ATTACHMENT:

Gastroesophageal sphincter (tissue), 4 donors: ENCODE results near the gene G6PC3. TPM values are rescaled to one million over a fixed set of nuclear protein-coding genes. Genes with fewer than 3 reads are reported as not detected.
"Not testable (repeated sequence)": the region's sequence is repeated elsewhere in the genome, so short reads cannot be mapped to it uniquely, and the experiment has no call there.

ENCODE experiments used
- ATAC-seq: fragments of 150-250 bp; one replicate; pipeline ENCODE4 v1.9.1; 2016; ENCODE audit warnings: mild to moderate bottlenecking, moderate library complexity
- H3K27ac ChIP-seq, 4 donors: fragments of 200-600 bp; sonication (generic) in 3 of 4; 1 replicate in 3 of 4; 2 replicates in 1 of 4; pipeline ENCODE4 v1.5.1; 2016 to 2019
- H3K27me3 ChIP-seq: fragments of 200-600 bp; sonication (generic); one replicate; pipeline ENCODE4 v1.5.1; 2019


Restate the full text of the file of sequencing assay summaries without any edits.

Gastroesophageal sphincter (tissue), 4 donors: ENCODE results near the gene G6PC3. TPM values are rescaled to one million over a fixed set of nuclear protein-coding genes. Genes with fewer than 3 reads are reported as not detected.
"Not testable (repeated sequence)": the region's sequence is repeated elsewhere in the genome, so short reads cannot be mapped to it uniquely, and the experiment has no call there.

ENCODE experiments used
- ATAC-seq: fragments of 150-250 bp; one replicate; pipeline ENCODE4 v1.9.1; 2016; ENCODE audit warnings: mild to moderate bottlenecking, moderate library complexity
- H3K27ac ChIP-seq, 4 donors: fragments of 200-600 bp; sonication (generic) in 3 of 4; 1 replicate in 3 of 4; 2 replicates in 1 of 4; pipeline ENCODE4 v1.5.1; 2016 to 2019
- H3K27me3 ChIP-seq: fragments of 200-600 bp; sonication (generic); one replicate; pipeline ENCODE4 v1.5.1; 2019